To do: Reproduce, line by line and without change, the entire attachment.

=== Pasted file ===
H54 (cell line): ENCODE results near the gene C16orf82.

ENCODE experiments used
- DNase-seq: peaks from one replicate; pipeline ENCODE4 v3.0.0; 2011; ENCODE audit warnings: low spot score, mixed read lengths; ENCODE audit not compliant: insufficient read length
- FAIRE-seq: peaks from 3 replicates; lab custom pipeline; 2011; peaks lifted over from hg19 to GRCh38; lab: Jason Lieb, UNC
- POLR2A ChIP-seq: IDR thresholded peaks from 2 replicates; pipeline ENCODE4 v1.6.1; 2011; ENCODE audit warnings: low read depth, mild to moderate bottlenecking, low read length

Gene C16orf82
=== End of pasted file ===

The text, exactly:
H54 (cell line): ENCODE results near the gene C16orf82.

ENCODE experiments used
- DNase-seq: peaks from one replicate; pipeline ENCODE4 v3.0.0; 2011; ENCODE audit warnings: low spot score, mixed read lengths; ENCODE audit not compliant: insufficient read length
- FAIRE-seq: peaks from 3 replicates; lab custom pipeline; 2011; peaks lifted over from hg19 to GRCh38; lab: Jason Lieb, UNC
- POLR2A ChIP-seq: IDR thresholded peaks from 2 replicates; pipeline ENCODE4 v1.6.1; 2011; ENCODE audit warnings: low read depth, mild to moderate bottlenecking, low read length

Gene C16orf82